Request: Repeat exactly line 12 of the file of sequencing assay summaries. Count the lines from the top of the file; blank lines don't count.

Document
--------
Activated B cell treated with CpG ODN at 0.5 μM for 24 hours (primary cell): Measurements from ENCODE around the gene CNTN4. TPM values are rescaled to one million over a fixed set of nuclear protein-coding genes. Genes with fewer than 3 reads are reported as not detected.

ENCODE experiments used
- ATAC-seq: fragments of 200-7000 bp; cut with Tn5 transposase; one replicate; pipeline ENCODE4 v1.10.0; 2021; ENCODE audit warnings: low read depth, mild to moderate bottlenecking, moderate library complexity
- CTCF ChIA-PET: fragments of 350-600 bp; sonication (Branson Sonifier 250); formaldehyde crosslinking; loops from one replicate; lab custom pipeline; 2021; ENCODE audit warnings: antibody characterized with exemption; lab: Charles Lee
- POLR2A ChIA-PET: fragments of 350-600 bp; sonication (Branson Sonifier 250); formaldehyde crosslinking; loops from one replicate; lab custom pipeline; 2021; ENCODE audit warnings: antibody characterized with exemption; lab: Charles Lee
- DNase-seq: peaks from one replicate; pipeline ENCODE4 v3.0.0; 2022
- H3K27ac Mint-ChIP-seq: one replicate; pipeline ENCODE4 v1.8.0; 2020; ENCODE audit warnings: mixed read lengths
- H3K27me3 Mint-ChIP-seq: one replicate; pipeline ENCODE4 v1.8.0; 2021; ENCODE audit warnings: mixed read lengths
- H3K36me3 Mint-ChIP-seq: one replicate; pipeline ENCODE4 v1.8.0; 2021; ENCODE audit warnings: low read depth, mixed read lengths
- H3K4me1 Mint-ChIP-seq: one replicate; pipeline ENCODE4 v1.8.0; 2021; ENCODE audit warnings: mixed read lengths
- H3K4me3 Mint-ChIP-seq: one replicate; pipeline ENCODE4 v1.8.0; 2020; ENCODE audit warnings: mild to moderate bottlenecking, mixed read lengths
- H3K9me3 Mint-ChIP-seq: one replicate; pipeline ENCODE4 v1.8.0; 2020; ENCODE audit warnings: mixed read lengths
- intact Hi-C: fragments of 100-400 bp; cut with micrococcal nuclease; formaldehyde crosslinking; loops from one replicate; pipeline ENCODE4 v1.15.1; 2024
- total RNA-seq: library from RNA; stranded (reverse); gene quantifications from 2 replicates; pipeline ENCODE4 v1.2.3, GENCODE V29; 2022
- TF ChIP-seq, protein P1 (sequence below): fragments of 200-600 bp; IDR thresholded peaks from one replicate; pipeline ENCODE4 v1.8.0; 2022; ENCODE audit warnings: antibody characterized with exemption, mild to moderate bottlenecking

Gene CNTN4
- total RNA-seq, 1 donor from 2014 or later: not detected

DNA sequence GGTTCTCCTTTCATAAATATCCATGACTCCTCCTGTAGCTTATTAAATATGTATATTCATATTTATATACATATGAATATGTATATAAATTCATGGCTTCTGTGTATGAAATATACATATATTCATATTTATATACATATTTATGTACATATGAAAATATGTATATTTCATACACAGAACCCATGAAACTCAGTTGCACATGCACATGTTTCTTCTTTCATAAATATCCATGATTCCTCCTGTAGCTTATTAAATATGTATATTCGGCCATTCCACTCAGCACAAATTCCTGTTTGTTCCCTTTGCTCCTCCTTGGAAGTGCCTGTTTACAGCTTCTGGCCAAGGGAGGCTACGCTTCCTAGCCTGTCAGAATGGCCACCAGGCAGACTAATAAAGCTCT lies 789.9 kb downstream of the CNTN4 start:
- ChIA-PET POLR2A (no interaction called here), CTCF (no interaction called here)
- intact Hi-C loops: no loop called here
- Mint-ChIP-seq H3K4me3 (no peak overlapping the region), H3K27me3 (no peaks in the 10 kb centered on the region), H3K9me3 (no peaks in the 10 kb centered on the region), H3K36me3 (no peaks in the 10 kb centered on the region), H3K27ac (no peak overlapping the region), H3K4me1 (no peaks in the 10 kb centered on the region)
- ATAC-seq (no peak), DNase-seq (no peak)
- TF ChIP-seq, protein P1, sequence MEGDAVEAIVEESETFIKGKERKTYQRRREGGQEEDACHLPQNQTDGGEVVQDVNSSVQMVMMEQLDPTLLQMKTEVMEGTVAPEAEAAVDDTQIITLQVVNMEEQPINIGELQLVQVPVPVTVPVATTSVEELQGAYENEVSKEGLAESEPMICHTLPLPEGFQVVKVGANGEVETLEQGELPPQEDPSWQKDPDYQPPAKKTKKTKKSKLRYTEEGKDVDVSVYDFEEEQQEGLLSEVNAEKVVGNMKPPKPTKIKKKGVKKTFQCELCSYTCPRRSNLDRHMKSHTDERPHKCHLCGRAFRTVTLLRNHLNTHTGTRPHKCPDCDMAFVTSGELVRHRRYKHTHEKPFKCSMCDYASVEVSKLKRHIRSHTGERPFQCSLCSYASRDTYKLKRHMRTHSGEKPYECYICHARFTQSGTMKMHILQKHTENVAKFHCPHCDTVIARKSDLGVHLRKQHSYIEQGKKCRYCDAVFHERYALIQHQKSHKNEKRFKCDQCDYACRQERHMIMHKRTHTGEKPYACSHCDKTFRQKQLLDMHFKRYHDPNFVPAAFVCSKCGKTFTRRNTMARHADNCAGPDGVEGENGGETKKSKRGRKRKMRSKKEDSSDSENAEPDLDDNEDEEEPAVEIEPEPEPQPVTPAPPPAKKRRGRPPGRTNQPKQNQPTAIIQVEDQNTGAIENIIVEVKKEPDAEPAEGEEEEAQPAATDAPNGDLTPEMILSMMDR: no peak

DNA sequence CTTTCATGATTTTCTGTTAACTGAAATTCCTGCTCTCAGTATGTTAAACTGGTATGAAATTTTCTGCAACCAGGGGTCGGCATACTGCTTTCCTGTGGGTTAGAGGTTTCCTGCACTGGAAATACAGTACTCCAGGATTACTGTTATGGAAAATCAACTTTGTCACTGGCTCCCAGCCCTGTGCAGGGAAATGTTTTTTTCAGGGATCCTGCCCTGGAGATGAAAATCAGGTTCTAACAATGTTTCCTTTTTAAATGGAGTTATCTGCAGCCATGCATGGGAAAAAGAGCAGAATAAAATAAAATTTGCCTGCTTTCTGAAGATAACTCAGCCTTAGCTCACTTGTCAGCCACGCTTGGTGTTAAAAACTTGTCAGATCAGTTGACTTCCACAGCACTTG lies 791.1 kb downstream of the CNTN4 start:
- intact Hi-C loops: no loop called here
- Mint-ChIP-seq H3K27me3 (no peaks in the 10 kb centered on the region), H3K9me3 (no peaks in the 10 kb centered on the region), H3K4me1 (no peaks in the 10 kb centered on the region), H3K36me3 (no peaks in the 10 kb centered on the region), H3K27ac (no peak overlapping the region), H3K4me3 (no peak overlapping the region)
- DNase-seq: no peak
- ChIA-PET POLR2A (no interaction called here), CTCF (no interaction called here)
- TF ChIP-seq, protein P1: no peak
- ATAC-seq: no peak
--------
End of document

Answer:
- H3K9me3 Mint-ChIP-seq: one replicate; pipeline ENCODE4 v1.8.0; 2020; ENCODE audit warnings: mixed read lengths